Thursday, November 19, 2020

A Contagion of Logorrhea

Bouncing off Pamela Robertson-Pearce’s post I saw out of the corner of my eye, while madly scrolling through Facebook which inexplicably conjoined, or congealed in my mind with a quote I had posted way back in 2009, I was off and running. Christopher Morley (1890-1957), an American journalist, novelist, essayist and poet, who, like Charles Dickens, was once paid by the word, said, "Words are a commodity in which there is never any slump." I wondered if he was referring to himself.

That thought had me googling both Morley’s unattributed quote (how and when and why did he say it?), to a relatively new-to-me word I wanted to use in a sentence, logorrhea. It wasn’t so much a new word, but it was close to being unpronounceable and next to impossible to spell. So Google helpfully fixed my spelling to Logokorea, a sports site, I think, but phonetic Korean is not my thing.

So at the risk of becoming labeled as manky littérateur, in order to use the newfangled, if awkward word in a sentence, I constructed a faux review, perhaps with a knockoff of Finnegan’s Wake in mind. “The valiant attempt at avant-garde novel resulted in a long-winded game of logorrheic scrabble.” An old boyfriend once quipped that I was vaccinated with a gramophone needle. Better than a broken record.

I must admit that I was spurred on by this hilarious logorrhea example, an unattributed quote: “To Tom Wolfe, a dandy with an incurable bout of logorrhoea, words are like chips in Las Vegas.” Certainly The Electric Kool-Aid Acid Test comes to mind!!! It was a jejune glissand of verisimilitude. I never did find out who said that word gambling line. I’d like to think it was Neil Gaiman.

Sure, the coining of logorrhea could be attributed to the prolific works of Morley, but to my way of thinking, the grand master of logorrhea before the word was coined in 1878, was Charles Dickens (no, not Samuel Pepys) who wrote on foolscap, in longhand, and was published serially, in newspaper format, which means he never revised a damned thing. And he was paid by the word which only egged him on.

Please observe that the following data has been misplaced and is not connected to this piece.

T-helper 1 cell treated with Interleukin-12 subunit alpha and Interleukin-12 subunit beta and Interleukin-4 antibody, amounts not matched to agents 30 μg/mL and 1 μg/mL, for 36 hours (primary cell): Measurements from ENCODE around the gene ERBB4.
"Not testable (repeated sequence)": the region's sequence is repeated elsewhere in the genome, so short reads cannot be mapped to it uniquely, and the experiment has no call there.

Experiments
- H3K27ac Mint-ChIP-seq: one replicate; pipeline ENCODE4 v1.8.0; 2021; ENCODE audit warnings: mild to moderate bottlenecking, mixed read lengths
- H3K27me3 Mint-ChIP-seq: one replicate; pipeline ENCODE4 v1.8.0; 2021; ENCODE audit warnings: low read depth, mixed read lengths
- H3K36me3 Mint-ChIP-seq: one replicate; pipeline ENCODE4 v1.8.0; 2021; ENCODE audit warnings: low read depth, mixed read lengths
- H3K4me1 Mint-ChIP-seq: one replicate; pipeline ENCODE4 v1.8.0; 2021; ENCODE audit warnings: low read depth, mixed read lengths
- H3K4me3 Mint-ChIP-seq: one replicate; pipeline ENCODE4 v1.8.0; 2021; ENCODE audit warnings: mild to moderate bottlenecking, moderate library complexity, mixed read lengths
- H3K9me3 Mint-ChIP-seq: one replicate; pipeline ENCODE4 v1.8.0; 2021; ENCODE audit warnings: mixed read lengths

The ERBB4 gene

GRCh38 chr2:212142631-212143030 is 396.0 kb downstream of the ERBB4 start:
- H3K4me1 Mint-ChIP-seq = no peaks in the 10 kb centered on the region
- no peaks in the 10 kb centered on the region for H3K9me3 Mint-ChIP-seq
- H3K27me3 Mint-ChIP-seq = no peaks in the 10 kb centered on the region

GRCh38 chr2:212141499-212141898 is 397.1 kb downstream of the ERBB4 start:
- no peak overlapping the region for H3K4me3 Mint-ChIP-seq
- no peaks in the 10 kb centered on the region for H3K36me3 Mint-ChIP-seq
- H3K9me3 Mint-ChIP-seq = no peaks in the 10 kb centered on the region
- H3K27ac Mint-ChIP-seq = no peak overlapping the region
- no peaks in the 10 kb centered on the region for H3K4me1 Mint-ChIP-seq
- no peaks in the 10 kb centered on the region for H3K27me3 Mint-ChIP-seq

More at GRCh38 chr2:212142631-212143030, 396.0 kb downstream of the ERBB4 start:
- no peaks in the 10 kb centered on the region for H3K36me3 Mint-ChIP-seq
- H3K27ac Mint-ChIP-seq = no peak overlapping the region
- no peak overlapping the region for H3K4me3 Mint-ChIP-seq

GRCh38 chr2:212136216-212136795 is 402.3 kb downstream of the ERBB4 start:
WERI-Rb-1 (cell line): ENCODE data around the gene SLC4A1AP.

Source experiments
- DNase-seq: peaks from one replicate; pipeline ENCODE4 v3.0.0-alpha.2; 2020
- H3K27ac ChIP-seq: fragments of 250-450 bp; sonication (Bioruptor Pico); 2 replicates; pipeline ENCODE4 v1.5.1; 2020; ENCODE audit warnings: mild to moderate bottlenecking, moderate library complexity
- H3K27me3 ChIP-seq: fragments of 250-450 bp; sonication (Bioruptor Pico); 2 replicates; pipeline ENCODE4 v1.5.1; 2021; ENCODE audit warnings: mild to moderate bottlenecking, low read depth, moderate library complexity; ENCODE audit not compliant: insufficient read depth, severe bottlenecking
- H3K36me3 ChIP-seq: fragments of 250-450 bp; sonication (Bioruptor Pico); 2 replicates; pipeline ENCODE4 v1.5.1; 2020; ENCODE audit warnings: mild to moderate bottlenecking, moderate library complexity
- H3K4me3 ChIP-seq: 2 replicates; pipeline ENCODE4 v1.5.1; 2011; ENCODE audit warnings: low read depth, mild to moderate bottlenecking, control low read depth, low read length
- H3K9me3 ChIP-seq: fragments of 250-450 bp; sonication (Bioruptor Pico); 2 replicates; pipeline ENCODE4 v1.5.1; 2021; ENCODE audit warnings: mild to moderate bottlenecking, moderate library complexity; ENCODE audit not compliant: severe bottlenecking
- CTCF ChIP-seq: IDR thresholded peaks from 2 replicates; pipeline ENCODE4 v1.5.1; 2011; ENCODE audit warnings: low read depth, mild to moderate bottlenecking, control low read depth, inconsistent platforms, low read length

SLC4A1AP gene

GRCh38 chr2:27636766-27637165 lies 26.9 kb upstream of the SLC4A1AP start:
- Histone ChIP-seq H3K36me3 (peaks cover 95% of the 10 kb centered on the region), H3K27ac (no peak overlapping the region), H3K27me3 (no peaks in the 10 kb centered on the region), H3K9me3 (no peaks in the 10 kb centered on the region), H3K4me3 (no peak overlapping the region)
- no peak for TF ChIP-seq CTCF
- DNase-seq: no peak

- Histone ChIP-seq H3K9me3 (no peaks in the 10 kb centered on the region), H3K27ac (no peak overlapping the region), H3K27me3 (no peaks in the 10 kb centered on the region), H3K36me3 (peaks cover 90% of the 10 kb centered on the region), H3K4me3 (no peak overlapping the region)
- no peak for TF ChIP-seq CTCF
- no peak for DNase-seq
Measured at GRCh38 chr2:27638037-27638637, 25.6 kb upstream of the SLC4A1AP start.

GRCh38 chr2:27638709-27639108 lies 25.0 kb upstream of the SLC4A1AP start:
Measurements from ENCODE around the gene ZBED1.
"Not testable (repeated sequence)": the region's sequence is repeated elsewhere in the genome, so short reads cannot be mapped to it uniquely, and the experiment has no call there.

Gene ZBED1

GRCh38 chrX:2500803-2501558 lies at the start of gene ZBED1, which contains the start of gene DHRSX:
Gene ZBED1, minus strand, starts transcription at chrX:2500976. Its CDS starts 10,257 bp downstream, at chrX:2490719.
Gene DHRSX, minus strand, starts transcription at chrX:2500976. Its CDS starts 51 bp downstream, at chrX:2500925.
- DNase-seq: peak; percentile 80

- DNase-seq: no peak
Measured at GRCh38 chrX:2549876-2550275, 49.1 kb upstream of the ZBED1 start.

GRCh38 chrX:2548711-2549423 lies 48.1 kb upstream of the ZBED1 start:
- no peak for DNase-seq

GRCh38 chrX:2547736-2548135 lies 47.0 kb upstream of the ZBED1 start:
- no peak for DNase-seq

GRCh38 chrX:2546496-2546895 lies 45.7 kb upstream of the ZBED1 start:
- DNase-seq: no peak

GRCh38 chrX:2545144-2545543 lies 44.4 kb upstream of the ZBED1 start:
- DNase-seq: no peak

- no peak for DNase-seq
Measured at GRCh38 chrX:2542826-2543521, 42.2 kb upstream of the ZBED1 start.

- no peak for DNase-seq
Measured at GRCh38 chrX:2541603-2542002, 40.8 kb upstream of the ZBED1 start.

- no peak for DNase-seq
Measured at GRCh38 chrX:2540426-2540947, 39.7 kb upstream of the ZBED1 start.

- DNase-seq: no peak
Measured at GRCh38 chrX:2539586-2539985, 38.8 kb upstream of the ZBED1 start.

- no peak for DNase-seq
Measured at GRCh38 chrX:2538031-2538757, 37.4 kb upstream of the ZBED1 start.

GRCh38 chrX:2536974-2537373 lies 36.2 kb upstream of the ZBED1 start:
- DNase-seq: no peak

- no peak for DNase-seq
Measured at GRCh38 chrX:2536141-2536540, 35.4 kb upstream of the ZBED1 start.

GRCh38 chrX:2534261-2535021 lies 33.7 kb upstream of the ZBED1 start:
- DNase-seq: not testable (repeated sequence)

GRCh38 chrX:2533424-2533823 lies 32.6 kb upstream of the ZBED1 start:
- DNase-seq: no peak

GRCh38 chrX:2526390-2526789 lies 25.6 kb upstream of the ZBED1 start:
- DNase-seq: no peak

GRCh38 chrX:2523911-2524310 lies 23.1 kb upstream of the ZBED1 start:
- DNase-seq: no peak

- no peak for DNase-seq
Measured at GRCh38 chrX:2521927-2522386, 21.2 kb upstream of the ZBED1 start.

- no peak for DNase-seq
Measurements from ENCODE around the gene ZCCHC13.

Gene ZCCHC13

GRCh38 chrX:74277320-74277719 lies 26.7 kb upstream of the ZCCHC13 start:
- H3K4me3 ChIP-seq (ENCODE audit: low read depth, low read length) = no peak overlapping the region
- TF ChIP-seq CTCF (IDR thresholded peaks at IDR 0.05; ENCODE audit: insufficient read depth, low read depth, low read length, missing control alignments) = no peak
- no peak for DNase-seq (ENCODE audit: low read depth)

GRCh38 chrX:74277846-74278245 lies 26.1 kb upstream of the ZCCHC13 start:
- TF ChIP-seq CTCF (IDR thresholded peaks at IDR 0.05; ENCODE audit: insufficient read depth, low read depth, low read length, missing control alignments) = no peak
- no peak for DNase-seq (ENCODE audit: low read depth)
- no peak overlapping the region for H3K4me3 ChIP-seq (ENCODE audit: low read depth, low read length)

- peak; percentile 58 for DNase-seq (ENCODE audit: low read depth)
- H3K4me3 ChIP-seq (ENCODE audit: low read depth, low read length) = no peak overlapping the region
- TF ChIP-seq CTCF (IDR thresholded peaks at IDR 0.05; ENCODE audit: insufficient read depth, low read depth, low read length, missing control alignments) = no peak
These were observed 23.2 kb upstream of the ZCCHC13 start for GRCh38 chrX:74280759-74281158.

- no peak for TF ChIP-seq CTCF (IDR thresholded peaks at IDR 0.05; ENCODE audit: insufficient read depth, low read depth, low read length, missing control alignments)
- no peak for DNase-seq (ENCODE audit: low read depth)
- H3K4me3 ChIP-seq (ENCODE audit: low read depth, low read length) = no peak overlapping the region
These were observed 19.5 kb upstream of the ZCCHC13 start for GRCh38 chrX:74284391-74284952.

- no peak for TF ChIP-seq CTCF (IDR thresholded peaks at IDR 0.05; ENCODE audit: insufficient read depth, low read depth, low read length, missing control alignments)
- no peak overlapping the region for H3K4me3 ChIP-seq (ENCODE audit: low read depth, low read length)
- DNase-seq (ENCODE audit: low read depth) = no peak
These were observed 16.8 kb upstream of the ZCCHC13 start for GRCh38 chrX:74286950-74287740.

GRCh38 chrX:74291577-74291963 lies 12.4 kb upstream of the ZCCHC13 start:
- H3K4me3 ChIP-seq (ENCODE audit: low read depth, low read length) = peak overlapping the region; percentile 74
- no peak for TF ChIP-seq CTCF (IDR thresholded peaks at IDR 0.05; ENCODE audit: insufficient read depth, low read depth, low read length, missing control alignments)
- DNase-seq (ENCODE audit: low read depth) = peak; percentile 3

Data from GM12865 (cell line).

Ok, so The Pickwick Papers was written in monthly installments, followed by Oliver Twist, and A Christmas Carol—which covered the rent from April 1836 to October of 1839—followed by David Copperfield Bleak House and Great Expectations. After all, verbosity was his friend and rent is rent. 

A highly gregarious man, Morley believed in the 3-hour lunch, which led to his founding The Baker Street Irregulars which included Isaac Asimov, Rex Stout, and Dame Jean Conan Doyle. Holmes, James! And if the Sherlockiana wasn’t enough, he founded the Saturday Review of Literature, and relentlessly revised and enlarged Bartlett's Familiar Quotations—plus a baker’s dozen of other literary accolades.

Morley invented the bibliomystery whodunit genre with his first novels, and much of his writing was humorous enough to tickle your humerous or maybe your ulna. (Bet you had to look that one up.) But his 1939 novel Kitty Foyle was edgy as it discussed abortion which probably cost him some readership audience. He commuted by train from Long Island to New York, I’m sure the metronome song of the train clacking and swaying, contributed to his corpulent opus of writing. It took a series of strokes to curtail Morley’s voluminous output, but he continued to write for five more years until his death in 1957. 

Morley’s last words of advice were to: “Read, every day, something no one else is reading. Think, every day, something no one else is thinking. Do, every day, something no one else would be silly enough to do. It is bad for the mind to continually be part of unanimity.” 

Great advice. Besides, my addled mind was already off, and running off the long mouth of the logorrheic cliff well before I uncovered that gem. AKA, this a day in the half-life life of my mind on caffeind.

Logorrhea, noun (early 20th c., coined from Greek logos ‘word’ + rhoia ‘flow’), given to prosy, rambling, or manic or tedious loquacity, garrulousness, excessive verbosity, wordiness, and repetitiveness, verbal diarrhea, AKA press speech. Sounds so much better, if not downright clinical, than calling a manic friend a loquacious loudmouth, or a manic off his meds.

Urban definition: “a condition suffered by an individual who has the inability to shut the f*** up.”

Synonyms: circumlocution, diffuseness, diffusion, garrulity, garrulousness, long-windedness, periphrasis, prolixity, redundancy, verbalism, verbiage, verboseness, verbosity, windiness, wordage, wordiness.

In other words, a schizophrenic’s thesaurus wet dream. Steve Jobs succinctly cut to the chase: Think different. OK, I’ll shut the fuck up now.

With thanks to Pamela Robertson-Pearce who recreated the graphic with the British spelling.

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